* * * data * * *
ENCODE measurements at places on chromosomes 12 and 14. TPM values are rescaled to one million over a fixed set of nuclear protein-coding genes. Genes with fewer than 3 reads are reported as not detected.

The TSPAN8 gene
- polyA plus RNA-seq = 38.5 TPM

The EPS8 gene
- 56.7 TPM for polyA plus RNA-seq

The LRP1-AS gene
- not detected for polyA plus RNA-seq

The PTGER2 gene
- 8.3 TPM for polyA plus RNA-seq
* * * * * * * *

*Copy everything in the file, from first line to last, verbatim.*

ENCODE measurements at places on chromosomes 12 and 14. TPM values are rescaled to one million over a fixed set of nuclear protein-coding genes. Genes with fewer than 3 reads are reported as not detected.

The TSPAN8 gene
- polyA plus RNA-seq = 38.5 TPM

The EPS8 gene
- 56.7 TPM for polyA plus RNA-seq

The LRP1-AS gene
- not detected for polyA plus RNA-seq

The PTGER2 gene
- 8.3 TPM for polyA plus RNA-seq